All that jazz

The sax, violence, and noise of Wolf Eyes

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Anyone who's experienced the aural carnage spewed by Wolf Eyes can confirm the patience required to endure their shows.
The Michigan noise-ticians — comprising Nathan Young, John Olson, and newest member Mike Connelly — vigilantly carve a slow burner of nauseating sounds and mangled rhythms into a single, decaying pulse while a thundering reverberation slowly boosts the anticipation of a jam-packed throng.
The trio toy with duct-taped noisemaking appliances, sheet metal, and tapes. Though a Wolf Eyes' song substructure lacks any linear beat, a stray headbanger or two can be seen freaking out to the grumbling emanation of oscilutf8g fizzles, hisses, and wheezes. Spectators muffle their ears with their hands and contort their faces as a wall of scraping feedback mounts in tension.
Then with the blink of an eye, free terror and industrial bombast rain down on the crowd in fist-pumping torrents as the band members convulse and bang their bodies against their instruments. The pounding fuzz of detuned bass, prickly saxophone, and bottom-heavy drum machine hardens and shakes a club's foundation with paint-peeling tumult.
Young slobbers like a rabid animal and shouts into the microphone with throat-straining appeal. Connelly claws maniacally at his guitar while the sleeveless Olson slams his arms down on his electronic box or gong.
It's an adrenaline rush that flickers like a strobe bulb set on light speed. It's amplifier worship for flapping subwoofers, though some listeners aren't so receptive to the chaos. This is something Wolf Eyes have grown accustomed to after tours with ex-member Andrew W.K. and Sonic Youth — and welcome with open arms.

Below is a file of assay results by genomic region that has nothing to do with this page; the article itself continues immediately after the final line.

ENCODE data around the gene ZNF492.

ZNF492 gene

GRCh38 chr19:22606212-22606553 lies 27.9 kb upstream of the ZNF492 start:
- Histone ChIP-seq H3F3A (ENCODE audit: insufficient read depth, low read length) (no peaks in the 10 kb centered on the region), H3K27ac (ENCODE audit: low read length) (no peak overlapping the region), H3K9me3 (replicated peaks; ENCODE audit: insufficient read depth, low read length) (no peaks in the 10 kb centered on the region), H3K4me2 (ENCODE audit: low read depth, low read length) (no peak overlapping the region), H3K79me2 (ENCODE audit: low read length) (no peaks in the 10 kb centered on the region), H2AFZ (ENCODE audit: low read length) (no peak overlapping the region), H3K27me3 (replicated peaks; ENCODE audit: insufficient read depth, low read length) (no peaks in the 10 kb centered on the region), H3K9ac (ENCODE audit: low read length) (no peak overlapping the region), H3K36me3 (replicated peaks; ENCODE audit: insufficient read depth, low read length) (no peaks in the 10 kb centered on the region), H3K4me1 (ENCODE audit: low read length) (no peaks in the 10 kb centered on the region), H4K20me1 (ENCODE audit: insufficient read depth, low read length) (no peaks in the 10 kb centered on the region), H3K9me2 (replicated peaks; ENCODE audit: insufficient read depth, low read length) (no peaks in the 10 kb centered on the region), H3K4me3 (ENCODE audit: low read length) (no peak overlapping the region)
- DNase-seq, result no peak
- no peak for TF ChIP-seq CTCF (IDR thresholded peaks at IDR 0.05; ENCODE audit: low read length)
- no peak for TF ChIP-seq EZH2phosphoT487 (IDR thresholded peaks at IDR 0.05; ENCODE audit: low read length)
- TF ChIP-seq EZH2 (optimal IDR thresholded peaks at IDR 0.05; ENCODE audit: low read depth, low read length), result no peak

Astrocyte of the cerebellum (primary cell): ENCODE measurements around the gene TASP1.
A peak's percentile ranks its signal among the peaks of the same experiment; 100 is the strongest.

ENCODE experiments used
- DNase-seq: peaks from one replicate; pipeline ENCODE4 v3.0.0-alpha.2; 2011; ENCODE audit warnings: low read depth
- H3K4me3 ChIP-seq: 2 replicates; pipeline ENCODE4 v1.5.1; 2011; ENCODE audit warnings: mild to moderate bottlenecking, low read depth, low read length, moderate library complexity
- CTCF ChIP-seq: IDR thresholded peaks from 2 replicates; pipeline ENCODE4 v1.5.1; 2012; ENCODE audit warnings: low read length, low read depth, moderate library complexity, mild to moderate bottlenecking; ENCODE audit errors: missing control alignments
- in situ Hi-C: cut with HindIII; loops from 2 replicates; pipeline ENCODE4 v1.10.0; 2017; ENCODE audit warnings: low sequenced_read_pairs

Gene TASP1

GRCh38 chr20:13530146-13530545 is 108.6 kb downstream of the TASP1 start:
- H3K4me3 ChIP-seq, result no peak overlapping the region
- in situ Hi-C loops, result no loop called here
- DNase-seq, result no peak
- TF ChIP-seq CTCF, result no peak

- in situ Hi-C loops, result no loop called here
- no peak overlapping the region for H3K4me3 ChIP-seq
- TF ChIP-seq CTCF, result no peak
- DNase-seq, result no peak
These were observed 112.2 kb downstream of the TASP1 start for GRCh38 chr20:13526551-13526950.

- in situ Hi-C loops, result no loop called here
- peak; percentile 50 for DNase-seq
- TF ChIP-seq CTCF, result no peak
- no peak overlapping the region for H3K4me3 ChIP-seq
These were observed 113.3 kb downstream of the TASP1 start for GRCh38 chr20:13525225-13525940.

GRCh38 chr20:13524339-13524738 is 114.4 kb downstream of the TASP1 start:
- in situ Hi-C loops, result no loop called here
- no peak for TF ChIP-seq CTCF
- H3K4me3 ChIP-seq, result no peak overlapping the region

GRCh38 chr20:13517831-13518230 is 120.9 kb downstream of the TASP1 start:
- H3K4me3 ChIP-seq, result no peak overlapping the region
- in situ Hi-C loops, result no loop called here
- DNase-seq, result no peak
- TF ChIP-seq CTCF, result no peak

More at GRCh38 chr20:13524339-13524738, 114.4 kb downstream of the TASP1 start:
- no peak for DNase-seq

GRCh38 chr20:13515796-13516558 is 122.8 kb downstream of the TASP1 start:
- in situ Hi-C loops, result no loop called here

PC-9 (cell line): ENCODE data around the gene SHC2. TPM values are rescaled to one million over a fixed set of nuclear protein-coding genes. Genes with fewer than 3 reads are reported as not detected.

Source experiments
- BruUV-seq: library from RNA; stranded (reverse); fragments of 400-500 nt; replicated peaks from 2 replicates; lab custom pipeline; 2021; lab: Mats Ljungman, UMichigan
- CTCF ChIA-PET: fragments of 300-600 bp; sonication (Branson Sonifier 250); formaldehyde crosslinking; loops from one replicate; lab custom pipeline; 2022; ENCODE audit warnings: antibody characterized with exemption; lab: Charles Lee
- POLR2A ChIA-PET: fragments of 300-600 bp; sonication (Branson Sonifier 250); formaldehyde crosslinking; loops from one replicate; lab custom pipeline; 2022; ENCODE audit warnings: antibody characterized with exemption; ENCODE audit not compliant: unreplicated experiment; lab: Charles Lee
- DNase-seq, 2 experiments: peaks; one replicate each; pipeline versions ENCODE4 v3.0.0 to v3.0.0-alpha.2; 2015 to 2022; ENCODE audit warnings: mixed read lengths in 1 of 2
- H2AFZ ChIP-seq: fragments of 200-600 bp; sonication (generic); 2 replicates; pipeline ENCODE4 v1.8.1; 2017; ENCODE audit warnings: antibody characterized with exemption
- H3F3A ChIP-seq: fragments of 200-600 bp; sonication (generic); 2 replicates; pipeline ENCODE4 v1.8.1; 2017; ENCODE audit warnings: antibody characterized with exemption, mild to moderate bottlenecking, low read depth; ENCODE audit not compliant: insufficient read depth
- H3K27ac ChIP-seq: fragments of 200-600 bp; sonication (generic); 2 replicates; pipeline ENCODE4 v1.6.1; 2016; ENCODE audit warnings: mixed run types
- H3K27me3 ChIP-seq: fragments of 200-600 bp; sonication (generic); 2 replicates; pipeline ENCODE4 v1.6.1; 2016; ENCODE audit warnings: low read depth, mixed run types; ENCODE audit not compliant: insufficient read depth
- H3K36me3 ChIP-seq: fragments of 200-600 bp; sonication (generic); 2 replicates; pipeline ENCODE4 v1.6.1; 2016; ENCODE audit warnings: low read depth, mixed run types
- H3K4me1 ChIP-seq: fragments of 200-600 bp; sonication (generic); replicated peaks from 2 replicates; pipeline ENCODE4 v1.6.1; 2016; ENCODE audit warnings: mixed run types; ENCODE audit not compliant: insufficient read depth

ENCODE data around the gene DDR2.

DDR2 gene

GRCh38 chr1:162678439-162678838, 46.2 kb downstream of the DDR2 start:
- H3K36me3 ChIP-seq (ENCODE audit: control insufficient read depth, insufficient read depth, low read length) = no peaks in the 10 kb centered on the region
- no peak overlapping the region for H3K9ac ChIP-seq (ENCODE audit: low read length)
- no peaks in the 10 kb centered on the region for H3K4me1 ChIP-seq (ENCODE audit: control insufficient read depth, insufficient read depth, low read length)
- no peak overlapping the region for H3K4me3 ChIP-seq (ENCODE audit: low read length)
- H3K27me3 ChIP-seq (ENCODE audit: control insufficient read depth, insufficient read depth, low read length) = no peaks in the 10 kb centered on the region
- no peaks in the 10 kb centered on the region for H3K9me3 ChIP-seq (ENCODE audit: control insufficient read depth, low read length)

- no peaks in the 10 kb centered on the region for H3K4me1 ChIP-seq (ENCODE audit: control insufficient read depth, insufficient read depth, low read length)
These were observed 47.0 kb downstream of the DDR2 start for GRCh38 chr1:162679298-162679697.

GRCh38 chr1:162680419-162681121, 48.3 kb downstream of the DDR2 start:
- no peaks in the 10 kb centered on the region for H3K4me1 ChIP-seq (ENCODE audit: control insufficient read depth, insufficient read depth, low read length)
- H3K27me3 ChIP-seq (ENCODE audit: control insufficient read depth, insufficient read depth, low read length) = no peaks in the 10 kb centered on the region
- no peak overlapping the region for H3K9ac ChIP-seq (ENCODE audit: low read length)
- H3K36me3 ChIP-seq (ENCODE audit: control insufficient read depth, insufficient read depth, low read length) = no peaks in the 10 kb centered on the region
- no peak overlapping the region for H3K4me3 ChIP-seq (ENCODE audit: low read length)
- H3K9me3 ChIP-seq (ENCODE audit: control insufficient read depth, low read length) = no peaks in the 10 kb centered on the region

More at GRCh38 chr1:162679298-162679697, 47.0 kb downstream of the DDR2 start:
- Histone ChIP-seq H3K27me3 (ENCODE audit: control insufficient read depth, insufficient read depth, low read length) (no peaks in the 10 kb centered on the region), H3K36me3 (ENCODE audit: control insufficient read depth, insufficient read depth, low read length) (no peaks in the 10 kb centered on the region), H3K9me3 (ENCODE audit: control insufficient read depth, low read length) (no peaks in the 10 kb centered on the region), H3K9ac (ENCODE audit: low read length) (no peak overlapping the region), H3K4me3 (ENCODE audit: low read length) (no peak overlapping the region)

"You play your best when you're playing in front of people who do not want to hear you," says Olson from a tour stop in Birmingham, Ala. "You can't always play in front of the same people or your music will go nowhere."
Like such fellow noise polluters as Sightings, Wolf Eyes are no strangers to fabricating all sorts of ugly racket. Since the late ’90s, when Young hatched Wolf Eyes initially as a solo endeavor, until Olson and former member Aaron Dilloway climbed aboard, the group have endlessly documented their music on homemade CD-Rs and cassettes.
In a move that had critics and fans alike scratching their heads, the band signed with Sub Pop in 2004. Olson proclaims that the group's association with the onetime grunge record label, which now releases albums by the Postal Service and Hot Hot Heat, "started off as a total retarded joke." A friend who was working with Sub Pop at the time drunkenly suggested the band when the label asked him whom it should sign next.
"They said, 'Hey, that's not a bad idea,’” Olson recalls. "They flew out to see us at a gig, and we were in shock."
While only a few Wolf Eyes albums — namely those put out by Sub Pop — have seen the light of day in music stores, most of the band's hard-to-find recordings have been released on Olson's American Tapes label and Dilloway's Hanson Records. (In the past two years alone the band has also released Fuck Pete Larsen [Wabana], Black Vomit [Victo], Solo [Troubleman Unlimited], and Equinox [Troniks].) Olson reveals that the group has been criticized for putting out too much material, but fans are free to pick and choose.
"I think a lot of people's best work is the stuff not intended to be on the big releases," Olson explains. "For instance, Black Dice only put out big releases, and I think that's a shame because you miss out on the failures. Failures are just as interesting as the successes."
If that's the case, Wolf Eyes' new full-length, Human Animal (Sub Pop), would mingle perfectly among past releases.

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